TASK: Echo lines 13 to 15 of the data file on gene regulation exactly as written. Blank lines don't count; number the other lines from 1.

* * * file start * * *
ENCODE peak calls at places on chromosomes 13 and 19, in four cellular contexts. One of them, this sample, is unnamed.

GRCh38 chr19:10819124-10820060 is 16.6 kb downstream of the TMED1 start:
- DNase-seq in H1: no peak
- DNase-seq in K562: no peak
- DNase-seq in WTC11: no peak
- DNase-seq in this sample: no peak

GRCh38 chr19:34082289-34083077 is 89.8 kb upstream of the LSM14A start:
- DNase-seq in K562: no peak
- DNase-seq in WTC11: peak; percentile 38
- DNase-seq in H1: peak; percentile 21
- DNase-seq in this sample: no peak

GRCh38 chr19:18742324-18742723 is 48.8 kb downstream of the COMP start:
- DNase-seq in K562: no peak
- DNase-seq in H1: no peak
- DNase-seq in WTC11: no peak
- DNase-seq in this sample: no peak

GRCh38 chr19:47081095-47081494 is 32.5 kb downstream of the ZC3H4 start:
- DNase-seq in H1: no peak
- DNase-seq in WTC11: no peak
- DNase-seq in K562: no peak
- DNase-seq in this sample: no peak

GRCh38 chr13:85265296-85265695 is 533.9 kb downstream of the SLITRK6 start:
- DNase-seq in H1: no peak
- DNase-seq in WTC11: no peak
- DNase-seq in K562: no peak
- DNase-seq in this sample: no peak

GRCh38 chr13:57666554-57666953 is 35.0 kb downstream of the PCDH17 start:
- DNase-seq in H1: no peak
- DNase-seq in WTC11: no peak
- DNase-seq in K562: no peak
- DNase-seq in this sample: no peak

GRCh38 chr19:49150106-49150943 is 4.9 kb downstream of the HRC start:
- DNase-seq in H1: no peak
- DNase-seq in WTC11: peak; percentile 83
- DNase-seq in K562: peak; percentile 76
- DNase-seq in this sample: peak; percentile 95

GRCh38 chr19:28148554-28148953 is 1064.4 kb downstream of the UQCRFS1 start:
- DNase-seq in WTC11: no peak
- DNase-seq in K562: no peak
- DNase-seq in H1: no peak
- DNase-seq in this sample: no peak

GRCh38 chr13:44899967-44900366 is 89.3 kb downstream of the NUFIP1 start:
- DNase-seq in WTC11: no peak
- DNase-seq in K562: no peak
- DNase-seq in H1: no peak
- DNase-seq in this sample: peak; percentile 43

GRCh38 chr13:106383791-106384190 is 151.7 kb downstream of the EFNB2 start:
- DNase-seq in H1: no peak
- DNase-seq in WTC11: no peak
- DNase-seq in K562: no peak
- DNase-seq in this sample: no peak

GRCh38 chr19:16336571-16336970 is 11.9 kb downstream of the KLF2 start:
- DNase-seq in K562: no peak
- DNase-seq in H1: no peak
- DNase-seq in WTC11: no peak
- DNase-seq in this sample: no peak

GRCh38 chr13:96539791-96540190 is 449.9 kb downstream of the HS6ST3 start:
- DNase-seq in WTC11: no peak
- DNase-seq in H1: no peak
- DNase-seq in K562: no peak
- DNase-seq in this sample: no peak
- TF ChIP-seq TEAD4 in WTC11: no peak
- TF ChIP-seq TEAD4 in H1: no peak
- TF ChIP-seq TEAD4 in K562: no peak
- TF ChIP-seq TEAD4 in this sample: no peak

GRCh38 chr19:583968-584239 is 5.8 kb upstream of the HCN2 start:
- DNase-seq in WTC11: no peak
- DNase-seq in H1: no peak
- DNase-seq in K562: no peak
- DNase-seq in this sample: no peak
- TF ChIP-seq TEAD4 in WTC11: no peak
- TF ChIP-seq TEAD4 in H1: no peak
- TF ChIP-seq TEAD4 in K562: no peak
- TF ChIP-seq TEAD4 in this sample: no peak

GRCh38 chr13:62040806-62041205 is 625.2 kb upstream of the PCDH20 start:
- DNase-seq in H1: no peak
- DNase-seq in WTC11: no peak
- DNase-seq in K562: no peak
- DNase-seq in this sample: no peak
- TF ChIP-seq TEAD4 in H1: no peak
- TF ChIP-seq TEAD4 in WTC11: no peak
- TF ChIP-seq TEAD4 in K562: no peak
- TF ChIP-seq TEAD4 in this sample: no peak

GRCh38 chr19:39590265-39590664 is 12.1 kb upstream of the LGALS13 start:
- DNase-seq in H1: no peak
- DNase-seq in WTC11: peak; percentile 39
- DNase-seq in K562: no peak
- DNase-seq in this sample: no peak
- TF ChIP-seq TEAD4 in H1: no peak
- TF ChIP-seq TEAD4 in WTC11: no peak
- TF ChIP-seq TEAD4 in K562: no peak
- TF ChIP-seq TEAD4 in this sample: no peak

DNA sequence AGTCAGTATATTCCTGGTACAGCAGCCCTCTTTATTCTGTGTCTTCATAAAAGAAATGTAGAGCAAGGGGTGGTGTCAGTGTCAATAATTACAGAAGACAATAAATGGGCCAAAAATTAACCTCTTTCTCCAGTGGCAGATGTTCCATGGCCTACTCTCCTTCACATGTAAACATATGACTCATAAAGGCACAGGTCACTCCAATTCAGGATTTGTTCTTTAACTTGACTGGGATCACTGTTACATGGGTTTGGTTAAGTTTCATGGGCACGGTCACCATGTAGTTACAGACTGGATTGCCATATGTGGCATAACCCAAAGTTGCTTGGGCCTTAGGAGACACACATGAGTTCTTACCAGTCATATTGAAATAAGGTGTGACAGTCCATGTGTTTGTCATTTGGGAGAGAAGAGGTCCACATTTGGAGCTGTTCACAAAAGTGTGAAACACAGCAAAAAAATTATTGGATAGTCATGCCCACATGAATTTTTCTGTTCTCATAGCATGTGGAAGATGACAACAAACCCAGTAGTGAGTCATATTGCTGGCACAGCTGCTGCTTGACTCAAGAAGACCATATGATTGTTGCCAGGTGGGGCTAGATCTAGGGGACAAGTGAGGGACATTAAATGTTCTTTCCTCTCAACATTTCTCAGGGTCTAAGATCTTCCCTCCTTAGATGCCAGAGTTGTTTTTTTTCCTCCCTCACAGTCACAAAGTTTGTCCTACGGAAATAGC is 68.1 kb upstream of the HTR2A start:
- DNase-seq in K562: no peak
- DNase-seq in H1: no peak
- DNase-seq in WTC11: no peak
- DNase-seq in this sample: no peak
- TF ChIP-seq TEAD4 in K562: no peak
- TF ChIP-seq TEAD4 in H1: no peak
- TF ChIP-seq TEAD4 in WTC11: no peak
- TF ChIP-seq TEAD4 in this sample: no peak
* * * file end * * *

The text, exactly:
- DNase-seq in K562: no peak
- DNase-seq in H1: no peak
- DNase-seq in WTC11: no peak